Gensinger is estopped from relitigating the issue. See Tarus v. Borough of Pine


189 N.J. 497

, 521 (2007) ("We conclude that plaintiff is estopped from

relitigating his contention that defendants lacked probable cause for arrest

because that issue was 'actually determined in a prior action'") (quoting State v.


75 N.J. 181

, 186 (1977)). Therefore, Reyes and Metz are protected

under qualified immunity and the NJCRA claims against them were correctly



                                   TCA Claims

      Under the TCA, "[a] public employee is not liable if he [or she] acts in

good faith in the execution or enforcement of any law[,]" but "[n]othing in this

section exonerates a public employee from liability for false arrest or false

imprisonment." N.J.S.A. 59:3-3. The TCA also extends immunity to a public

employee "for injury caused by his [or her] instituting or prosecuting any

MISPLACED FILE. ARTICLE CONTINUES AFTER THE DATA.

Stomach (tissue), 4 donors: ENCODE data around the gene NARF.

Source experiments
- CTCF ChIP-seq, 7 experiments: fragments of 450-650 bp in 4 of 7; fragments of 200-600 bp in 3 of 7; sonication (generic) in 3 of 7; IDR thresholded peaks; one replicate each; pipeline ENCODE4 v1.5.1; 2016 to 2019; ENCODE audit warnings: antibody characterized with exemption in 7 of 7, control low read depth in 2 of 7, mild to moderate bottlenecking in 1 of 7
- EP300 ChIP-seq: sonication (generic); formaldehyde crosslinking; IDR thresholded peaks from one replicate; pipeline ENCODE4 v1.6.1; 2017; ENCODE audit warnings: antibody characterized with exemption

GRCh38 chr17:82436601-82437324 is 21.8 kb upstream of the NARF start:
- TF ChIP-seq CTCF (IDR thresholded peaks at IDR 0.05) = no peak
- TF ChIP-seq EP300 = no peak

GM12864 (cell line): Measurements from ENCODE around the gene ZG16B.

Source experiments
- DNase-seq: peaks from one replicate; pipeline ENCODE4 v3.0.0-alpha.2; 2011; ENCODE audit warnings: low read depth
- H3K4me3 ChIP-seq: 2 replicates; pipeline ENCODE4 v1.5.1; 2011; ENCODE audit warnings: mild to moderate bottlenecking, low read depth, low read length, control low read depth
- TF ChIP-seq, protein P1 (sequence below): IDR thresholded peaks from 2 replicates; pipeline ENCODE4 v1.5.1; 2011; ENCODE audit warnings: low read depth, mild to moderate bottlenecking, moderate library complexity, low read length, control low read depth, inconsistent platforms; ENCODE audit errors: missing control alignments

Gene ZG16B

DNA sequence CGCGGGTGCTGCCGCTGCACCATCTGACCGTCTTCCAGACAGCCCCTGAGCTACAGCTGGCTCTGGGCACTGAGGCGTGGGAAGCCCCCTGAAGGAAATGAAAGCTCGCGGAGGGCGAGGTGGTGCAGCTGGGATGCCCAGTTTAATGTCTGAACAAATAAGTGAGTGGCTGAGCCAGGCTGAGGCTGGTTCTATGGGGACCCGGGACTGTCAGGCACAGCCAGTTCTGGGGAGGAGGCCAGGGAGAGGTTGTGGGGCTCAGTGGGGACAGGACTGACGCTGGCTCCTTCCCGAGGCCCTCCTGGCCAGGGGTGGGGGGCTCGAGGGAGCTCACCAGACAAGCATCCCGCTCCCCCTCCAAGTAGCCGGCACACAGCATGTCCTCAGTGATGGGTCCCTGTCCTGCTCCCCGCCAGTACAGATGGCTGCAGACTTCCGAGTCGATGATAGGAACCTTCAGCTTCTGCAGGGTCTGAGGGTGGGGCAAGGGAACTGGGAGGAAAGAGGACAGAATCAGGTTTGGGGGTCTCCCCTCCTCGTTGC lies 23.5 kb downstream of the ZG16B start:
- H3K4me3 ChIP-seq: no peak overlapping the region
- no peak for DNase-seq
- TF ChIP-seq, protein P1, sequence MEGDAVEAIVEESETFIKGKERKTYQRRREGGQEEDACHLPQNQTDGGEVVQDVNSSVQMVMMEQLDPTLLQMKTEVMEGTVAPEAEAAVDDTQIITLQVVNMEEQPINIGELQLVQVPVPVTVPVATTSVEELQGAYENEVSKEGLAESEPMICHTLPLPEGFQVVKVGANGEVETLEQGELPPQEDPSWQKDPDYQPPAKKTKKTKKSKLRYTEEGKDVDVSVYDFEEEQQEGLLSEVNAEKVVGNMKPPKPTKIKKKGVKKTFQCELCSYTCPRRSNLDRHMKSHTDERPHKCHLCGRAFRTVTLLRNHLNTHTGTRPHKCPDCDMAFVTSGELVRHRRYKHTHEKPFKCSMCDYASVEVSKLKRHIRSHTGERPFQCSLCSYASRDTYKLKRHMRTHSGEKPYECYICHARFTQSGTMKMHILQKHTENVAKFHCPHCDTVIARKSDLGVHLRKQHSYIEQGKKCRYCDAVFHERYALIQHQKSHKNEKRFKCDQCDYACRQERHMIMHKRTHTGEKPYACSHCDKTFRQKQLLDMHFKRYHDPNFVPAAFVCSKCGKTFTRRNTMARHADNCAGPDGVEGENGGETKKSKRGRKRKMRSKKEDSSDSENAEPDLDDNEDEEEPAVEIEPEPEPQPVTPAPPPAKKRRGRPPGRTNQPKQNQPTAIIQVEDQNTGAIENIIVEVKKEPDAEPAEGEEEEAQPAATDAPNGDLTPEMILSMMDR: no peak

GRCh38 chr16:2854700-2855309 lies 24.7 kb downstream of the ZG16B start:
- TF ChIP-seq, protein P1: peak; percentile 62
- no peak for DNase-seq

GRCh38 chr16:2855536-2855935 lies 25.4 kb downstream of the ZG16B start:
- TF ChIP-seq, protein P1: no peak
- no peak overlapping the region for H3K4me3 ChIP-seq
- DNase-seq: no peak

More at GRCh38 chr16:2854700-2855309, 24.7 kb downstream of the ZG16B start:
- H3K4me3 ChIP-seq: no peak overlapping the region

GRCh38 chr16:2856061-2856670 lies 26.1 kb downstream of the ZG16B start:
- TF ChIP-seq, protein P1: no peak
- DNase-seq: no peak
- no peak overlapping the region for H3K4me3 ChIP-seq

judicial or administrative proceeding within the scope of his [or her]

employment." N.J.S.A. 59:3-8. However, nothing in the TCA will "exonerate

a public employee from liability if it is established that his [or her] conduct was

outside the scope of his [or her] employment or constituted a crime, actual fraud,

actual malice or willful misconduct." N.J.S.A. 59:3-14(a).

      Our Supreme Court has instructed how the good faith standard is met. In

Alston v. City of Camden, 

168 N.J. 170

, 186 (2001), the Court held "[a] public

employee either must demonstrate 'objective reasonableness' or that he [or she]

behaved with 'subjective good faith.'" (quoting Fielder v. Stonack, 

141 N.J. 101


132 (1995)). "The burden of proof is upon the employee, who must prove either